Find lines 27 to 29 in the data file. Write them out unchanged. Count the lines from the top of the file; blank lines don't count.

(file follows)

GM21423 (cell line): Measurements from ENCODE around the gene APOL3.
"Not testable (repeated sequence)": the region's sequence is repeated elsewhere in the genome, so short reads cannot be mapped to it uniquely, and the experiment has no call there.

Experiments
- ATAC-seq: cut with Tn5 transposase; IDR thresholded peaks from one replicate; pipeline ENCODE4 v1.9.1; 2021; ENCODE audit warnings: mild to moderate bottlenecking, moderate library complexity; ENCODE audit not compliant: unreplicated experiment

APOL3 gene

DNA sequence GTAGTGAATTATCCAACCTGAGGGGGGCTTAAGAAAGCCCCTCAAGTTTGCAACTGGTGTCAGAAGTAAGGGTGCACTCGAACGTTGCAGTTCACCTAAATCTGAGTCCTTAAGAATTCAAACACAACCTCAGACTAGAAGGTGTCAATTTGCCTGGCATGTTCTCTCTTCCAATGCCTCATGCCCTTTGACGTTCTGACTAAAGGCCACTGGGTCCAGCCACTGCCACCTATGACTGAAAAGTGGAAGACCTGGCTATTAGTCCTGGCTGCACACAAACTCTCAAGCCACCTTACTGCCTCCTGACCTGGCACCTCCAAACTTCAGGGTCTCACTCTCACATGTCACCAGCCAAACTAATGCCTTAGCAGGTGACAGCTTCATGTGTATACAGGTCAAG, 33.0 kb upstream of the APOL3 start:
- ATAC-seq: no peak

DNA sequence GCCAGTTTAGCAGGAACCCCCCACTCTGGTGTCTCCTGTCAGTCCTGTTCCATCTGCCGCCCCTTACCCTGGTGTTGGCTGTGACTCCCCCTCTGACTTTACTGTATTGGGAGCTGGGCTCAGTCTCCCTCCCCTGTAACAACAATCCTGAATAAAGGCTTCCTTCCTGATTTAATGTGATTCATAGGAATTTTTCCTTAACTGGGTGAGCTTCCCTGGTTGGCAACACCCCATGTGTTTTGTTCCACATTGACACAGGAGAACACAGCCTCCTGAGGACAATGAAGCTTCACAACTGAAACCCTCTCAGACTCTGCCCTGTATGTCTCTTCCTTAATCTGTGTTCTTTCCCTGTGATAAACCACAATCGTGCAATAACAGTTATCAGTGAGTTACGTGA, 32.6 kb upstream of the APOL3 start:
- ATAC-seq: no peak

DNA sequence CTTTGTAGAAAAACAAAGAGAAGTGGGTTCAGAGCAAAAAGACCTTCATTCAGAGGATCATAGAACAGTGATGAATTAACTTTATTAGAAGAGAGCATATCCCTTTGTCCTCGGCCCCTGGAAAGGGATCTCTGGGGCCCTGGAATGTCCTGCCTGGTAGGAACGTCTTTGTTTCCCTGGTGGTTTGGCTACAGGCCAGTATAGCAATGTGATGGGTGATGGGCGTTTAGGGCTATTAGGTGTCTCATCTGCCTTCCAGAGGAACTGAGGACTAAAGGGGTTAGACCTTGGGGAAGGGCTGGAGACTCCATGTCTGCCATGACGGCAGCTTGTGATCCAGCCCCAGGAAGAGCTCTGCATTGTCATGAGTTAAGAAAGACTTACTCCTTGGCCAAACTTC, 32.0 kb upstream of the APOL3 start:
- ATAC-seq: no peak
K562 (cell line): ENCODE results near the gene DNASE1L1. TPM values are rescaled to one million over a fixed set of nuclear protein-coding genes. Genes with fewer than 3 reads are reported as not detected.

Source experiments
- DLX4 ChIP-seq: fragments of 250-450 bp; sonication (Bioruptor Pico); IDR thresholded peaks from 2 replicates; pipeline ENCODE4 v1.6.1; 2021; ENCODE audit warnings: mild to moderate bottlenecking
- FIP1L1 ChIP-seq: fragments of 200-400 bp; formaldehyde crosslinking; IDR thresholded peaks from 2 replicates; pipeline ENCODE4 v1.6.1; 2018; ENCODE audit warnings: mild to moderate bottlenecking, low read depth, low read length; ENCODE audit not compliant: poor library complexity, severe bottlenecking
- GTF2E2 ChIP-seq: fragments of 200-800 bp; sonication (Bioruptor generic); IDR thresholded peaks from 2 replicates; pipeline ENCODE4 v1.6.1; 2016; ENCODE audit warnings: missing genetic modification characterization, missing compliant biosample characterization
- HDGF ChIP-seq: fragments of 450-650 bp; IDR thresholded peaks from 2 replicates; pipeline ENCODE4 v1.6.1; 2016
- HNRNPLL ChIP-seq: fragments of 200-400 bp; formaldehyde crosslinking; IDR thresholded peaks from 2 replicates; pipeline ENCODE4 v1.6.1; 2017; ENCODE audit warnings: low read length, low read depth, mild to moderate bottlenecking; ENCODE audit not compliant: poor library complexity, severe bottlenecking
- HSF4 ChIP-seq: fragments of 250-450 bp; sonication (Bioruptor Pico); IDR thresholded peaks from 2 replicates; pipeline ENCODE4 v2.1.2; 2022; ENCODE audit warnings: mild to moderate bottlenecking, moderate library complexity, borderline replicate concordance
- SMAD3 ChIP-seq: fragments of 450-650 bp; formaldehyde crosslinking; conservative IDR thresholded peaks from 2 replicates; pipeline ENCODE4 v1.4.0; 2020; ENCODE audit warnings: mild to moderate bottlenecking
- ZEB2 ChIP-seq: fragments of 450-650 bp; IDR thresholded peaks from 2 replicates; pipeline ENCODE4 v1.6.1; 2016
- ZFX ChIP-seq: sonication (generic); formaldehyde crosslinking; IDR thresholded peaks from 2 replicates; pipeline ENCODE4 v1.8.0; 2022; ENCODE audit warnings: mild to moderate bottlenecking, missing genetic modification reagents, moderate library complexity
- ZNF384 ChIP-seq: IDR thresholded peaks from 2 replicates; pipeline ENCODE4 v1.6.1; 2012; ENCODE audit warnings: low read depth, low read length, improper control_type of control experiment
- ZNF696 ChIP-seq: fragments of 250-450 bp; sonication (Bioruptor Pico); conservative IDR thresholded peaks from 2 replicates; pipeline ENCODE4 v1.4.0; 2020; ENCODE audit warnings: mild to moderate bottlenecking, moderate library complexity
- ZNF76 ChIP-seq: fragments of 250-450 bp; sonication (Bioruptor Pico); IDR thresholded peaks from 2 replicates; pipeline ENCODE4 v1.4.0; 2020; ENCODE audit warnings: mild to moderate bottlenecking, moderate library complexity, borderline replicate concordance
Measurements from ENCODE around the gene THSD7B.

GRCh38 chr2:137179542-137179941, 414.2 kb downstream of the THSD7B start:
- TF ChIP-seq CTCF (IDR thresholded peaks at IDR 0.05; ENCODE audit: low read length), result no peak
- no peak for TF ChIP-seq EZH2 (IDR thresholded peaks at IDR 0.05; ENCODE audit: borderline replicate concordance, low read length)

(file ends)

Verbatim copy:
GRCh38 chr2:137179542-137179941, 414.2 kb downstream of the THSD7B start:
- TF ChIP-seq CTCF (IDR thresholded peaks at IDR 0.05; ENCODE audit: low read length), result no peak
- no peak for TF ChIP-seq EZH2 (IDR thresholded peaks at IDR 0.05; ENCODE audit: borderline replicate concordance, low read length)